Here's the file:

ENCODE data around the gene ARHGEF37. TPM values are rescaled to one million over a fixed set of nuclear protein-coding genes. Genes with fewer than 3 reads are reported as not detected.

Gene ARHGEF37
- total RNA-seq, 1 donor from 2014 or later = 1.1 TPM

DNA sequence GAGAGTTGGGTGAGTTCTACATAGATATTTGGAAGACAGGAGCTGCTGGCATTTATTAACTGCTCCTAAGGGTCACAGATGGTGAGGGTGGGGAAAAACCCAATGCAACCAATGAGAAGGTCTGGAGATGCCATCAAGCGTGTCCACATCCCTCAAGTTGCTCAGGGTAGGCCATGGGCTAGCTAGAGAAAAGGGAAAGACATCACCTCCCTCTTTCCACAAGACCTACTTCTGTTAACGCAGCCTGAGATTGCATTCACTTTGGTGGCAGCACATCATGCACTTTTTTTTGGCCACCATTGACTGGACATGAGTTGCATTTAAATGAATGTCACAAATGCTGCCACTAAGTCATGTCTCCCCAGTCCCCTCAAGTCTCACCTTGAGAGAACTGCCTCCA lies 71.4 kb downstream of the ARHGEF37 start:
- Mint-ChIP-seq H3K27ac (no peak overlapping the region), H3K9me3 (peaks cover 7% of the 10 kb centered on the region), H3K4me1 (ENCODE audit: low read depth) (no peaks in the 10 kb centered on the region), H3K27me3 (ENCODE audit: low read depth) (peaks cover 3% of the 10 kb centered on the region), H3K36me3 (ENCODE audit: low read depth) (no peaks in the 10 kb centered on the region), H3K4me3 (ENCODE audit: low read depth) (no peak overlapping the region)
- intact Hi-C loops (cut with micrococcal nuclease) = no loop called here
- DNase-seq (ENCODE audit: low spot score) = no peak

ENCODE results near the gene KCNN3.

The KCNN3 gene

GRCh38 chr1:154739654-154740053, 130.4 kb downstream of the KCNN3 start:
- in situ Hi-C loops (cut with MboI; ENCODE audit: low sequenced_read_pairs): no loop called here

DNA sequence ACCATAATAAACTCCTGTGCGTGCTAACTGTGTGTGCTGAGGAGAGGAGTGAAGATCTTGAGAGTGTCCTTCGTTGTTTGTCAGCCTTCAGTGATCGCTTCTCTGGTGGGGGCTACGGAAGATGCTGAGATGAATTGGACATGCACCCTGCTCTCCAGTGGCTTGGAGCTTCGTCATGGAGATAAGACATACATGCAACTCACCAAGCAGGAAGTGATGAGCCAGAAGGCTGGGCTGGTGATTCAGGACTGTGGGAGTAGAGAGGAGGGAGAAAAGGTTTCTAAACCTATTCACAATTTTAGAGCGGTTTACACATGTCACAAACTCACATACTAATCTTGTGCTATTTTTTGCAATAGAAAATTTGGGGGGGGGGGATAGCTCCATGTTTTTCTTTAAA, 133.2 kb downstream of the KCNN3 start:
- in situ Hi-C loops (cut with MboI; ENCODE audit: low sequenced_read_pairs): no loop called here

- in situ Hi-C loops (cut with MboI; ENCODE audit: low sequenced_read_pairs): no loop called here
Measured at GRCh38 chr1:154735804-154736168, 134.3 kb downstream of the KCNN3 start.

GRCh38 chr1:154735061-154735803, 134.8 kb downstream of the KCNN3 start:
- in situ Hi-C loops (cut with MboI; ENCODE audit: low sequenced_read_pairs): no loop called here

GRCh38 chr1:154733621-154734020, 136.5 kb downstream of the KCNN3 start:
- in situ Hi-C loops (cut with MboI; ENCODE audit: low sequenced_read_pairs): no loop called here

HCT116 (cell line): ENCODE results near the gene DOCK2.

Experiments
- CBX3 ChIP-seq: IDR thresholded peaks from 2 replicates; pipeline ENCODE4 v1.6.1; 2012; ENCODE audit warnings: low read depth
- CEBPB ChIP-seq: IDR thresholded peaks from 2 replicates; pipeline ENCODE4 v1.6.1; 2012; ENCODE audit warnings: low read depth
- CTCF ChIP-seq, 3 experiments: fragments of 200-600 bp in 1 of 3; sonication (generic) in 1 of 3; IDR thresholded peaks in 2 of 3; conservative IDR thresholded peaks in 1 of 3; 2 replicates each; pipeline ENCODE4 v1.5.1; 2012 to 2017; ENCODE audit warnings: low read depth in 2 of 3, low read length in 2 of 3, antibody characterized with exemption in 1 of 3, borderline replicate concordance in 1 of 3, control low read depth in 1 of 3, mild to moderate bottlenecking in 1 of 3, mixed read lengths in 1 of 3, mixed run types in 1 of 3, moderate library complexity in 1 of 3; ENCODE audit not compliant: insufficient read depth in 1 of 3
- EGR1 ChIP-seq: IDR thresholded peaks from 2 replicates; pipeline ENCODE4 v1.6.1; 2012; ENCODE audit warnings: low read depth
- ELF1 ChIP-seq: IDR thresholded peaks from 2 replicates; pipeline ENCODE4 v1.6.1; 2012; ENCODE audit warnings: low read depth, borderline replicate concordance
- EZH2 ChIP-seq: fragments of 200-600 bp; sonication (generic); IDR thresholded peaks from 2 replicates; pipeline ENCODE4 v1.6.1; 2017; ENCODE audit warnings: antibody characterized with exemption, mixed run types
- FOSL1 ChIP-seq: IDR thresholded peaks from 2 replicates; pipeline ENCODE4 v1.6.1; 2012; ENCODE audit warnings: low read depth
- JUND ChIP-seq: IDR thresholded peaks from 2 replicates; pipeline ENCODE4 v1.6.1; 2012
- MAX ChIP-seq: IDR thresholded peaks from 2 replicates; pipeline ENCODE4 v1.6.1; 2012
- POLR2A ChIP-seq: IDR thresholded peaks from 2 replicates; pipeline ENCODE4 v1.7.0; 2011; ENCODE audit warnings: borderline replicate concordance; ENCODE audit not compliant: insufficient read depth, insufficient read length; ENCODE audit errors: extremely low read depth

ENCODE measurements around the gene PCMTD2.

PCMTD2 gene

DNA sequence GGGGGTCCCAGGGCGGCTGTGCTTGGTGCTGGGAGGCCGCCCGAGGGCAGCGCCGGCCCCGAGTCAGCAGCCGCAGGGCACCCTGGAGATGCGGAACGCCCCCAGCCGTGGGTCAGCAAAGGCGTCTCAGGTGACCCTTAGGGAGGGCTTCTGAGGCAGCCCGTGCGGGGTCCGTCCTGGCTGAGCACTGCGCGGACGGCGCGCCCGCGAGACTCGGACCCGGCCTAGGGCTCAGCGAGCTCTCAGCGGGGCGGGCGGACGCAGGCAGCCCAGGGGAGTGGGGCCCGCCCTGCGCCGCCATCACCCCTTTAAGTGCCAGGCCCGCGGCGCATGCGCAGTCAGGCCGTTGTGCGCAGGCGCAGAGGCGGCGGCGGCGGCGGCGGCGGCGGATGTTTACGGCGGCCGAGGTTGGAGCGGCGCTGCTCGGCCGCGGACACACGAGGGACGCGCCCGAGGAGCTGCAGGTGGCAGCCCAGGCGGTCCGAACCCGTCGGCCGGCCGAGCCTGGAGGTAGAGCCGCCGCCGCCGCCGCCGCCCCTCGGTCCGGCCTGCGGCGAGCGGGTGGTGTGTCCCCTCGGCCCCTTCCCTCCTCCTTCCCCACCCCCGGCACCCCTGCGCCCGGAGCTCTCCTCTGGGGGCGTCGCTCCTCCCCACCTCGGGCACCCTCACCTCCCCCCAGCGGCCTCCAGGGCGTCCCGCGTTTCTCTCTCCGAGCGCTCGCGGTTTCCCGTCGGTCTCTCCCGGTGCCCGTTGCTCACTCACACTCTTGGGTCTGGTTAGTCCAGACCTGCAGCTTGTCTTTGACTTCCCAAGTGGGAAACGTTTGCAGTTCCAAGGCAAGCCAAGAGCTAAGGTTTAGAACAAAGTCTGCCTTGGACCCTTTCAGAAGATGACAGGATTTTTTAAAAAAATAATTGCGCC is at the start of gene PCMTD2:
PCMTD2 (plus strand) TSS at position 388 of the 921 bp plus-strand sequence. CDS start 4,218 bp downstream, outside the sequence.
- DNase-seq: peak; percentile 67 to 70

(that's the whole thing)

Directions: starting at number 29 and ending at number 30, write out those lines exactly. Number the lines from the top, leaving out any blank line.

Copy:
- JUND ChIP-seq: IDR thresholded peaks from 2 replicates; pipeline ENCODE4 v1.6.1; 2012
- MAX ChIP-seq: IDR thresholded peaks from 2 replicates; pipeline ENCODE4 v1.6.1; 2012